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The dealer view

Rebecca Davies, chief executive, LAPADA

We operate in a sector that has been active for hundreds of years, trading in items that have been around for even longer. In the event of Brexit, what do we think will change?

Some pundits claim that the pound may lose value against the euro, which means that art and antiques purchased from the UK would become even better value for money for a European audience, with whom dealers will doubtless continue to foster good relations.

Some say that we might face trade barriers if we leave the single market, making it more difficult to conduct business abroad.

Dealers have been fighting an uphill battle in many areas, but they are a resilient bunch. Those that adapt to changing times are the ones that continue to prosper.

No one really knows what Brexit will mean for the UK economy or for the future of trade or regulations. But we do know that art and antiques are well known for being a stable investment in a volatile (or indeed stagnant) economy. Even better, they offer the owner the opportunity to live with and appreciate their investment.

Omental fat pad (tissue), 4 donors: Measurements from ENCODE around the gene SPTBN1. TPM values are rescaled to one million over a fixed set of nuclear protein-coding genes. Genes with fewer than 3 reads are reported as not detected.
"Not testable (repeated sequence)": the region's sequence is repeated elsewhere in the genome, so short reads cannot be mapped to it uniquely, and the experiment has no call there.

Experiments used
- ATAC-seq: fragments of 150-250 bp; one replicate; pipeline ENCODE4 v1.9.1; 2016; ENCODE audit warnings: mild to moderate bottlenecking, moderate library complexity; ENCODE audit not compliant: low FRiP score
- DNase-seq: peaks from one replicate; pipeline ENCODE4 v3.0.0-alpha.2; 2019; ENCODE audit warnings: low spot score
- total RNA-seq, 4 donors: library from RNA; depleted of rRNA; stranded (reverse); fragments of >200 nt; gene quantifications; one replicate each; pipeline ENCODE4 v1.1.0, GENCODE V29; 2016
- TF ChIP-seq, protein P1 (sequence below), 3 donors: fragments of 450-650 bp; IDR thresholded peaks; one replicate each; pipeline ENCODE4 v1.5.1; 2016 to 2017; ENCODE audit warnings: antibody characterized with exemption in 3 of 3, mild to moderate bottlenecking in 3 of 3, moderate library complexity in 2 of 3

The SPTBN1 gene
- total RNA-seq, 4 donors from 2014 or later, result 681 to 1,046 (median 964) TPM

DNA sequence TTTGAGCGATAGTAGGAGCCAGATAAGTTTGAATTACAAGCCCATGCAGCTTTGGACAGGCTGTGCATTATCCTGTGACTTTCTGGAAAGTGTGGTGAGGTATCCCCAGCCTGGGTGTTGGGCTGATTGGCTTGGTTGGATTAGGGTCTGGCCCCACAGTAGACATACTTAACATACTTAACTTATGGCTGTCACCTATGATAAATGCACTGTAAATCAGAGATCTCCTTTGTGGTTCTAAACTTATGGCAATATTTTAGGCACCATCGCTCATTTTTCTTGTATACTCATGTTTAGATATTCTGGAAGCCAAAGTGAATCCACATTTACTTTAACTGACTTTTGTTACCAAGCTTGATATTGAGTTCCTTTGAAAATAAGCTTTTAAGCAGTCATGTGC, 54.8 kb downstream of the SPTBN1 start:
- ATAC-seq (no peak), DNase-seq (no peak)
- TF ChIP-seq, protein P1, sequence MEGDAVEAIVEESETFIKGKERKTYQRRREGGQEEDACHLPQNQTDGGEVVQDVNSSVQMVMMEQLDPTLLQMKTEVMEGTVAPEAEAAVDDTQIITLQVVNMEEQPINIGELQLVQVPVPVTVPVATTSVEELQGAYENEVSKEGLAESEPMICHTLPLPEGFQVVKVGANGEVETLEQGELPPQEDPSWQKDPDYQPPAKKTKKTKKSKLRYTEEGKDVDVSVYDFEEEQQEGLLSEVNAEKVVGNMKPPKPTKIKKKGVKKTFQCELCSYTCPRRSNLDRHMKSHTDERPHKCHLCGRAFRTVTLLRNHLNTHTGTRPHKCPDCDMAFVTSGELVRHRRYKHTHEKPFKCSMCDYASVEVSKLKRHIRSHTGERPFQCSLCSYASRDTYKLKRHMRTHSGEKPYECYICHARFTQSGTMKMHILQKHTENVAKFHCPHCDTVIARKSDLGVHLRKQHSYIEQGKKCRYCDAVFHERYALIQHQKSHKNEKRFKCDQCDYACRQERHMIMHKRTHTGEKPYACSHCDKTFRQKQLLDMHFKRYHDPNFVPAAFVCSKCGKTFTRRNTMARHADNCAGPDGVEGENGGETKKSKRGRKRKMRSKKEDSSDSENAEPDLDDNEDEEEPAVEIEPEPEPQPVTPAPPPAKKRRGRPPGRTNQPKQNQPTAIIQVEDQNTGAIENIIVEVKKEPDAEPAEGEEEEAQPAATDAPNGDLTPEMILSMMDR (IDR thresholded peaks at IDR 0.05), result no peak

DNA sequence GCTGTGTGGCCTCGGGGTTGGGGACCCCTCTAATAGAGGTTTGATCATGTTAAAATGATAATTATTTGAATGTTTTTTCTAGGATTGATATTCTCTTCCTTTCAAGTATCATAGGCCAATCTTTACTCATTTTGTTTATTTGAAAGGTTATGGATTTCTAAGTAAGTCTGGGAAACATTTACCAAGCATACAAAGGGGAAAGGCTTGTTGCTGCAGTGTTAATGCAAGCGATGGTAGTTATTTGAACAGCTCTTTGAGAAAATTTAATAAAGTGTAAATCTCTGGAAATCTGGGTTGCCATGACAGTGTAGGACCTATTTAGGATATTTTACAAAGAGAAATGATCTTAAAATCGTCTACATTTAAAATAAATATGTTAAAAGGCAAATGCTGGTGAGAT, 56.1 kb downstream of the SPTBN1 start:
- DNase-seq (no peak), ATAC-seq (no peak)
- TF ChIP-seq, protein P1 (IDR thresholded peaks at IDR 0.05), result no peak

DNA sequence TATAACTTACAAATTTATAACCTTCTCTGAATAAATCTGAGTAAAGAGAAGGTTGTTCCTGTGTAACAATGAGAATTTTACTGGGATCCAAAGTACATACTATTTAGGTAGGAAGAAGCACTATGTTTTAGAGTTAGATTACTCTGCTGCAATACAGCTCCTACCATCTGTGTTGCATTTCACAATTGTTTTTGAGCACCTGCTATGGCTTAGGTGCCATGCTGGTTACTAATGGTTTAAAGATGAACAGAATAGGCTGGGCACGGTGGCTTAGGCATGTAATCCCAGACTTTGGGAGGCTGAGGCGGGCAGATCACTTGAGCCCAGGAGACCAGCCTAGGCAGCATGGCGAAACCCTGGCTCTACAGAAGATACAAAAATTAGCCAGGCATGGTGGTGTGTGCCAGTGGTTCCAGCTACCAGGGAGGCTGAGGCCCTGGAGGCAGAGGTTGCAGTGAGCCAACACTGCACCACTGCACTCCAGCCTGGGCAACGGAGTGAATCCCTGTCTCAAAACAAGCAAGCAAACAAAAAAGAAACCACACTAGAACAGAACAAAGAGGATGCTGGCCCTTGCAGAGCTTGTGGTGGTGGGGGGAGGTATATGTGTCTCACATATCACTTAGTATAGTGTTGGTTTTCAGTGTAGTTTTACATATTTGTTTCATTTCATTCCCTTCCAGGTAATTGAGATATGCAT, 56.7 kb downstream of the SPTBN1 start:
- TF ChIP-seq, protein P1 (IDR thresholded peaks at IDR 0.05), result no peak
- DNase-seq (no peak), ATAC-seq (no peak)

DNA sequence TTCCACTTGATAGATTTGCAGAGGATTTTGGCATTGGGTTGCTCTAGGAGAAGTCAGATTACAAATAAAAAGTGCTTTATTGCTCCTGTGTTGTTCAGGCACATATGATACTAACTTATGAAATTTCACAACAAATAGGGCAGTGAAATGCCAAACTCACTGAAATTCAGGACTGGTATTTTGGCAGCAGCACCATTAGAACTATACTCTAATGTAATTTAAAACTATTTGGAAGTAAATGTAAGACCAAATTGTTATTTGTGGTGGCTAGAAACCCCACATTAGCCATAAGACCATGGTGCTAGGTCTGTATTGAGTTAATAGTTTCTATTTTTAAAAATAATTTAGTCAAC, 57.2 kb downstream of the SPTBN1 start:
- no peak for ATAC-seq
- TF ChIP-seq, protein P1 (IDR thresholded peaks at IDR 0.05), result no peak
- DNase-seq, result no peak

Whatever might happen in the political landscape, I feel confident that LAPADA members are dealing in great things, and there will always be a market for great things.

Owning a piece of history, investing in an artwork that is unique, buying an item of furniture that has withstood the test of time – these are the key messages that need to be directed to the public, whether we are ‘In’ or ‘Out’.

The auctioneer view

Vicki Wonfor, director, Roseberys

Auction houses are already responding to changing consumer needs, and this will continue regardless of the UK’s EU status.

Auctions are one of the oldest forms of commerce and will thrive in one form or another, as was evident in the 2008 recession. At that time we saw a distinct market shift, with buyers only making big investments in good quality commercial items and not in speculative and lower-value items.

This trend continues today and while Brexit may create economic uncertainty, it may not make much difference to auctions.

That’s because the auction sector is having to constantly evolve to respond to consumer demands, be these trend-related or a desire to bid online from their homes or offices.

It’s quite clear with the rise of internet bidding, auction rooms providing more attractive premises and a move towards specialist auctions rather than mixed discipline sales, that auctioneers are adept at reacting to market forces. 

If we do exit the EU, an immediate short term consequence is, of course, likely to be a lack of confidence and fall in the value of the pound. Is this likely to affect the antiques trade? Perhaps in a localised way, as there may be a lower level of disposable monetary assets in the UK.

However, it may conversely lead to more international clients buying from UK auction rooms, as they will benefit from the strength of their currency against sterling.

Although this may in turn have a negative affect for the UK trade, for vendors it is possible they will not feel the squeeze in the same manner.